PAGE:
1 Corinthians

Remains of the Fountain of Peirene, Corinth

THE CORINTHIAN congregation was established by the Apostle Paul during his second missionary journey. There had been a warmer response to the Gospel in Corinth than in intellectual Athens. Paul wrote this letter whilst at Ephesus, during his third journey.

Believers With Problems

In a decadent pagan city such as Corinth, it was not surprising that problems would arise: personality factions (1:12–16; 3:1–6), human pride (1:17–2:16), idolatry (chapters 6, 8, 10), wrong teaching (11:19), and serious moral problems (chapters 5–7). The authority of the apostles was being questioned (chapters 4, 9). Paul reminded the believers of the basis of their common salvation and of the need to put their house in order. Phrases such as “Now concerning…” tell us that the letter is responding to questions which some Corinthians had raised (7:1, 25; 8:1, 4; 12:1; 16:1).

There were misunderstandings about the memorial service (‘Lord’s supper’ or ‘breaking of bread’) (10:14–22; 11:20–29); and about ‘spirit gifts’ received from God (chapters 12–14). Some had been given God’s power (the Holy Spirit), enabling them to perform miracles and make inspired utterances. But these gifts were temporary and were to cease once the Bible had been completed (see 13:8–10). In any case, more important than gifts such as the ability to speak in tongues or work miracles, were the qualities of faith, hope and love—and ‘the greatest of these is love’ (13:13). In chapter 15 we have a masterly summary of the evidence for the resurrection of Jesus Christ, and clear teaching about the resurrection of faithful believers at Christ’s return.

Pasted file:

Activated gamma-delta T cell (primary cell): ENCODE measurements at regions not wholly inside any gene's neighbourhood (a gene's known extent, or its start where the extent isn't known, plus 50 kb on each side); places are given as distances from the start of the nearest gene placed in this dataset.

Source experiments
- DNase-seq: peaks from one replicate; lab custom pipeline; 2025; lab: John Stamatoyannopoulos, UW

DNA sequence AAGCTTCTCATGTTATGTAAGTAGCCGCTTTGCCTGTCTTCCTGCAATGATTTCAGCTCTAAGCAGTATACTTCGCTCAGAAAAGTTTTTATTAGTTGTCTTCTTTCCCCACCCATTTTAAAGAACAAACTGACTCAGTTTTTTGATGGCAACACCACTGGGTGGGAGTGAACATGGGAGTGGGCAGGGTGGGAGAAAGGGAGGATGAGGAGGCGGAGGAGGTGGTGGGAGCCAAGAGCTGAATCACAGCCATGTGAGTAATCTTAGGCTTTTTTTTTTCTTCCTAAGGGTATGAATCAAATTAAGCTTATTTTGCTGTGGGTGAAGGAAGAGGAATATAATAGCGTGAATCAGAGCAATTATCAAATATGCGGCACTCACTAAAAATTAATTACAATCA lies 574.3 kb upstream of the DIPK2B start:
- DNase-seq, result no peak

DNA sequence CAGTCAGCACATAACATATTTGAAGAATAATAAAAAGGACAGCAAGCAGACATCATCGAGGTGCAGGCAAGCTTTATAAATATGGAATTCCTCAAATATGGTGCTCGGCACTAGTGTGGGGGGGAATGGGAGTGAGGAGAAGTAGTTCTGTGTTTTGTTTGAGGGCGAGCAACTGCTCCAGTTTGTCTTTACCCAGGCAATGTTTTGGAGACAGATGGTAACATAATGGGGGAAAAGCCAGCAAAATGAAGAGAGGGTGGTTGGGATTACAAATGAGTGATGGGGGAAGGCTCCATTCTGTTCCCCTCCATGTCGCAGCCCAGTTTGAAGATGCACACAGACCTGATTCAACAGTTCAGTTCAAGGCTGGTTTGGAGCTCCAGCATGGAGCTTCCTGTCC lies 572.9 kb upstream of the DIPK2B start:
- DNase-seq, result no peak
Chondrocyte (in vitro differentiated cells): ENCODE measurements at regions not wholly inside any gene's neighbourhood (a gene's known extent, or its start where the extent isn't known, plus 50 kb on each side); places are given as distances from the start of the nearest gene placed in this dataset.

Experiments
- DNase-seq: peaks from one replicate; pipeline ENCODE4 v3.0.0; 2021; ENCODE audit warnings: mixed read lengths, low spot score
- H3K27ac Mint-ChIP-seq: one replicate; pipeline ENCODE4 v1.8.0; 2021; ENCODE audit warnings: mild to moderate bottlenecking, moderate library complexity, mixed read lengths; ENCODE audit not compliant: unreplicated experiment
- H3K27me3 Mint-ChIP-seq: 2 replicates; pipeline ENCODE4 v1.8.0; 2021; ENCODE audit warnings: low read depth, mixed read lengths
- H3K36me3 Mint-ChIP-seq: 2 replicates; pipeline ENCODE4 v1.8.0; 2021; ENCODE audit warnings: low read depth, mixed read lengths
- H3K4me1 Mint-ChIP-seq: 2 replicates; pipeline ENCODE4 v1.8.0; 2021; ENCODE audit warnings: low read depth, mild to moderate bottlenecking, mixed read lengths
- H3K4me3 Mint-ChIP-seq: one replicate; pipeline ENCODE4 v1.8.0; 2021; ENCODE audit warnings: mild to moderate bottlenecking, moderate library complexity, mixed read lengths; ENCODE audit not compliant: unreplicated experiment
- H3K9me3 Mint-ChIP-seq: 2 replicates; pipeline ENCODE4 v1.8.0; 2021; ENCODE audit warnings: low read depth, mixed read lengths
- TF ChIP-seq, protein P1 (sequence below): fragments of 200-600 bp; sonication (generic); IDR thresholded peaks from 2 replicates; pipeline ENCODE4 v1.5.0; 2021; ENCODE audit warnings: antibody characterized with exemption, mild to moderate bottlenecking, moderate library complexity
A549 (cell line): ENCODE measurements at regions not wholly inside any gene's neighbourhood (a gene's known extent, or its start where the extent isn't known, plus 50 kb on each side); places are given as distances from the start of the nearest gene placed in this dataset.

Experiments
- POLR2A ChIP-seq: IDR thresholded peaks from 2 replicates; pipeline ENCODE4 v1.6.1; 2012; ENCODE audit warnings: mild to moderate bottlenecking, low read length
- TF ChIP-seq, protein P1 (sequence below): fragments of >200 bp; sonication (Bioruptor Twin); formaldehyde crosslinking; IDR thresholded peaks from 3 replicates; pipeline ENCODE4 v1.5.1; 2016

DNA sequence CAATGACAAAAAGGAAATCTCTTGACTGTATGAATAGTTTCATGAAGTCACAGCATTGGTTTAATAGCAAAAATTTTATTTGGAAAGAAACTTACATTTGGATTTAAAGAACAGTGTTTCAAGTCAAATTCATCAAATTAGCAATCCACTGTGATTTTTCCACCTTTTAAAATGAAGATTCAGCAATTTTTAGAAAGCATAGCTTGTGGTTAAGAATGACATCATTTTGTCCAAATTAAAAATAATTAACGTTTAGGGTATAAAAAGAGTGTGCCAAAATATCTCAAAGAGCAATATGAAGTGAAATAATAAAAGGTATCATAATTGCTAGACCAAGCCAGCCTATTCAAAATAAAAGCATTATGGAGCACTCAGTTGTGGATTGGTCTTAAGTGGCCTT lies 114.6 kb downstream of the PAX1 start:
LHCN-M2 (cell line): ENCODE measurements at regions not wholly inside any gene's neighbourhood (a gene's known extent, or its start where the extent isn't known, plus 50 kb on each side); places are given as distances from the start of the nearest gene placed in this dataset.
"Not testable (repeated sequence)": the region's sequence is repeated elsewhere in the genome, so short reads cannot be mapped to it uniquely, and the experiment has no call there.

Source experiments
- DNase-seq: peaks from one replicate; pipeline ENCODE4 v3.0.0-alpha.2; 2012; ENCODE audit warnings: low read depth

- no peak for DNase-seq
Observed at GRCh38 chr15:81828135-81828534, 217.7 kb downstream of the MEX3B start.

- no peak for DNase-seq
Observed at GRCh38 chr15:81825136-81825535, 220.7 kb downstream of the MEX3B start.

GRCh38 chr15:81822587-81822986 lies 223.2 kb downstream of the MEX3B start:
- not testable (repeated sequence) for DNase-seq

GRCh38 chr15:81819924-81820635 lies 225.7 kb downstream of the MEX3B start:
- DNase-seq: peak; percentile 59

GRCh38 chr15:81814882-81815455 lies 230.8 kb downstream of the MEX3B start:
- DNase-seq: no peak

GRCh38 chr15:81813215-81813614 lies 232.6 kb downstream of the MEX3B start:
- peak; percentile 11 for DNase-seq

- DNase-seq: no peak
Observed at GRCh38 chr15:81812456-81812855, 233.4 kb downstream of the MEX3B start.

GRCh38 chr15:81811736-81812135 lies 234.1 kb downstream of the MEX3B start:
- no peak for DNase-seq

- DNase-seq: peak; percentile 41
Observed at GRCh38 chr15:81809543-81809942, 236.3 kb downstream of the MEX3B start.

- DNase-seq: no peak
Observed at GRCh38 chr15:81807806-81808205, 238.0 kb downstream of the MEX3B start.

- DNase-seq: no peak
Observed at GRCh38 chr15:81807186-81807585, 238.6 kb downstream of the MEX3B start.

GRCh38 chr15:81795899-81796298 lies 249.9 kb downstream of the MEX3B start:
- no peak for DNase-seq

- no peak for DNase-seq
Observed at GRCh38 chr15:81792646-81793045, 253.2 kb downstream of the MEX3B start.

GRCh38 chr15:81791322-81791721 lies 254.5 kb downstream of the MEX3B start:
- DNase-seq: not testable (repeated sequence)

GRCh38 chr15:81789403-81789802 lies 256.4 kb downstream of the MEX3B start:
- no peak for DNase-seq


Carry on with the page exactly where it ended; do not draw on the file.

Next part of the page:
Norman Owen

By kind permission of ‘The Christadelphian’

Some interesting links with other parts of the Bible:
  • 1 Corinthians 1:27—see Psalm 8:2; Isaiah 66:2; Matthew 11:25.
  • 1 Corinthians 3:11—see Isaiah 28:16; Ephesians 2:19–22.
  • 1 Corinthians 15:20—see Mark 16:14; Acts 1:3; 17:31.

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